Photo: McKinley Museum and National Memorial

This Day In History: Apr. 13

This Day in History

1598: Huguenots are granted religious tolerance when Henry IV of France promulgates the Edict of Nantes.
1742: Composer George Frideric Handel's Messiah has its premiere in Dublin, Ireland.
1919: In Amritsar, India , nearly 400 demonstrators are killed when British troops fire upon a political gathering.
1941: The Soviet Union and Japan sign a non-aggression pact.
1964: Sidney Poitier becomes the first African American to win an Oscar for Best Actor.
1970: An accident cripples the Apollo 13 spacecraft on its way to the moon .
1972: Baseball's first major league players' strike ends after 13 days.
1986: Golfer Jack Nicklaus wins a record 6th Masters title, at age 46, by shooting a final-round 65, coming from 4 shots down with 4 holes to play.
1997: Tiger Woods, at 21, becomes the first black and youngest man ever to win the Masters golf tournament, setting a record for fewest strokes.
2004: Attorney General John Ashcroft testifies before the 9/11 Commission ; he states that a "legal wall" between the CIA and FBI hindered intelligence gathering.

Continue reading "This Day In History: Apr. 13" »

April 12, 2007

This Day In History: Apr. 12

This Day in History

1709: The first number of the Tatler, a journal featuring essays and brief sketches on politics and society, appears in England. It is edited by Sir Richard Steele.
1776: North Carolina became the first colony to instruct its delegates in Congress to vote for independence.
1782: In a three-day naval battle, British Adm. George Rodney decisively defeats a French fleet off Dominica, ending French hopes for supremacy in the West Indies.
1861: In the first major engagement of the Civil War, Confederate troops open fire on Fort Sumter in Charleston, SC.
1934: The strongest wind ever reliably measured on the surface of the earth (225 mph) is recorded on Mount Washington in New Hampshire.
1945: Pres. Franklin D. Roosevelt dies at age 63 in Warm Springs, GA; Harry S. Truman becomes president.
1955: The development of the polio vaccine by Dr. Jonas Salk is announced.
1961: Soviet cosmonaut Yuri Gagarin makes the first human orbital flight aboard Vostok 1.
1980: At the request of Pres. Jimmy Carter, the U.S. Olympic Committee votes against U.S. participation in the Moscow Summer Olympics in retaliation for the Soviet invasion of Afghanistan.
1981: The first space shuttle, Columbia, is launched from Kennedy Space Center in Florida.
1983: Harold Washington is elected the first black mayor of Chicago.
1999: District Judge Susan Webber Wright finds Pres. Bill Clinton in civil contempt of court for testifying falsely about his relationship with Monica Lewinsky in a 1998 deposition.

Continue reading "This Day In History: Apr. 12" »

April 11, 2007

Cime and Punishment at the Old Bailey

In our continuing efforts to present useful research tools, well-organized historical records, and egregious time wasters sure to get you fired, I offer the Proceedings of the Old Bailey, 1674-1834. Branding_WEB.jpg The site is absolutely fascinating! For those of you less familiar with English history and law, the Old Bailey is the name of the central court in London. To preserve the early history of the Old Bailey, a group of English historians (backed by several universities and the U.K. government) scanned most of the surviving editions of the Old Bailey Proceedings from 1674 to 1834, and put them into a searchable database designed to help you find all sorts of trials including offenses against the king, murder, pickpocketing, perverting justice, and vagabonding.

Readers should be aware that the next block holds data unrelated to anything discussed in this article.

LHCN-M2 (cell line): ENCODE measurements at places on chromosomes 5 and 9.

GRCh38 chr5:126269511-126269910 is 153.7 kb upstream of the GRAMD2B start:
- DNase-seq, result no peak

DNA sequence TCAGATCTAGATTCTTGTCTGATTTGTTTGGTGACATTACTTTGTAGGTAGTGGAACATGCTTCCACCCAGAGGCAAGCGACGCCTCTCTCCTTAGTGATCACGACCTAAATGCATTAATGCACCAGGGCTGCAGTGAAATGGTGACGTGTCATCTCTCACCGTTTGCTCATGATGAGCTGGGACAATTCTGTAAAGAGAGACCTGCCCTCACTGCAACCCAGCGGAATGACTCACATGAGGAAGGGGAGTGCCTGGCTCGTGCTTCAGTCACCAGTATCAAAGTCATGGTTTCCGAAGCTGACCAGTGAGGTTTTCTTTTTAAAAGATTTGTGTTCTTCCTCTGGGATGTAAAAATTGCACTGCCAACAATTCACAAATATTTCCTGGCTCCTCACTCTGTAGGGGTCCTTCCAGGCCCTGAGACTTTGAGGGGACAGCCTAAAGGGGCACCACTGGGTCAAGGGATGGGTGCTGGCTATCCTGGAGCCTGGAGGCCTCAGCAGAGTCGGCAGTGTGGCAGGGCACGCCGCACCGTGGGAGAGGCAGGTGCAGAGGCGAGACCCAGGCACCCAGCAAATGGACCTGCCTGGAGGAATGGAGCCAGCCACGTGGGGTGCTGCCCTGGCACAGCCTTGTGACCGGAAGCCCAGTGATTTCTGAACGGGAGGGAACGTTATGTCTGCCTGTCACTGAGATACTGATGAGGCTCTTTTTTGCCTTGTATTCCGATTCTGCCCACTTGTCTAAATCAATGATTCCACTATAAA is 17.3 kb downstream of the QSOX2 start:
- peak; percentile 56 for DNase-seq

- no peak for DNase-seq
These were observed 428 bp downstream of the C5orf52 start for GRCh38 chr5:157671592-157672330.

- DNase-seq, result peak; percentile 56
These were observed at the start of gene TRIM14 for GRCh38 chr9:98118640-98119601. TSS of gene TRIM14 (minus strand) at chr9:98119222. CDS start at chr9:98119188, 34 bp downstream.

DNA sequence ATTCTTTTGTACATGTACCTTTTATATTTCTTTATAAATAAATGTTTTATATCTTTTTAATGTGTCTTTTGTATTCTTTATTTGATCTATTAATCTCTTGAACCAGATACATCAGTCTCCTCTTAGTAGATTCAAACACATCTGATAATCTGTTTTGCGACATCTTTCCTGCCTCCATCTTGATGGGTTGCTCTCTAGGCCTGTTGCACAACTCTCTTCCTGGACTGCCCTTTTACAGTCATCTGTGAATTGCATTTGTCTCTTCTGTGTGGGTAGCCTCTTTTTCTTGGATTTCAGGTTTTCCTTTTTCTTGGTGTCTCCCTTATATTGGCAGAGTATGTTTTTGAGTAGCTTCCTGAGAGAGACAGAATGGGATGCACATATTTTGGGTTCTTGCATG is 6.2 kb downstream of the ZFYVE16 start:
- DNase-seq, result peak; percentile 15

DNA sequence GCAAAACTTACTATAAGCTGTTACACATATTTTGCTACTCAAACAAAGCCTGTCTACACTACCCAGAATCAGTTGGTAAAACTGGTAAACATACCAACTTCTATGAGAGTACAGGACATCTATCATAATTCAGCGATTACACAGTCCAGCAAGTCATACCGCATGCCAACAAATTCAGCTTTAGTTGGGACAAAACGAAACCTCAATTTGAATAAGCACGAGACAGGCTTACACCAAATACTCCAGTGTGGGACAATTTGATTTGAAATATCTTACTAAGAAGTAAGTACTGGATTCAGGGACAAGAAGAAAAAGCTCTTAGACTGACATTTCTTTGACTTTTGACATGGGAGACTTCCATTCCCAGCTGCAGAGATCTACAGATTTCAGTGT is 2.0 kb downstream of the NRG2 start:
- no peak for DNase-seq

After messing around with a few search terms, I found cases involving some of the worst scumbags to ever walk the streets of London, as well as some of the worst injustices imaginable. Here’s one of the more tame and common entries:

Woman, theft, 29th April, 1674.
There was also a Woman tryed for stealing a Silver Cup , the manner thus; she went to a Victualling House to drink a pot of Ale, and after having tarried some time, she desired the Woman of the House to lend her a Chamber pot, which she going to fetch it for her, she ran away with a Silver Cup that then stood on a Shelf in the Kitchen, and afterwards being taken by the Watch a night-walking, she was carried to Bridewell, where the Cup was found under her Arm, between her Arm and her Wastcoat, which she confessing where she stole it was sent to Newgate, and from thence to Justice-Hall in the Old-Baily, where being Arraigned, she was examined by the Court what she did intend to do with the Cup to which she answered, that she did intend to bring it again, whereupon she was Convicted, and put by to be transported.

Being transported meant the guilty party was sent abroad to the colonies, likely America. Not a good thing back then. But at least it wasn't this.

The Proceedings of the Old Bailey, London, 1674 to 1834

Working at the White House

whitehouse.jpg As if it weren't already hard enough to be president of the United States—now former, current, and prospective holders of the nation's highest office have something else to worry about: loose-lipped servants. The Working White House, a Smithsonian exhibition scheduled to be featured around the country as a traveling exhibit in 2008, chronicles the lives of White House employees, in their own words, from 1800 to the present. Some of the reminiscences are mundane, such as a story about First Lady Sarah Polk's inattention to napkin folding. Others are quite attuned to their era: shortly after the Plessy v. Ferguson decision condoned a system of "separate but equal" treatment, the White House servants' dinner tables were realigned on racial lines rather than job function. There's even a story about the lengths employees went to to meet Lyndon Johnson's shower preferences: according to White House employee Howard Arrington, "He wanted [the jets] to hit all parts of his body with the same force. . .Rex Scouten in the usher's office got in the shower to test it out, and it pinned Rex right to the wall."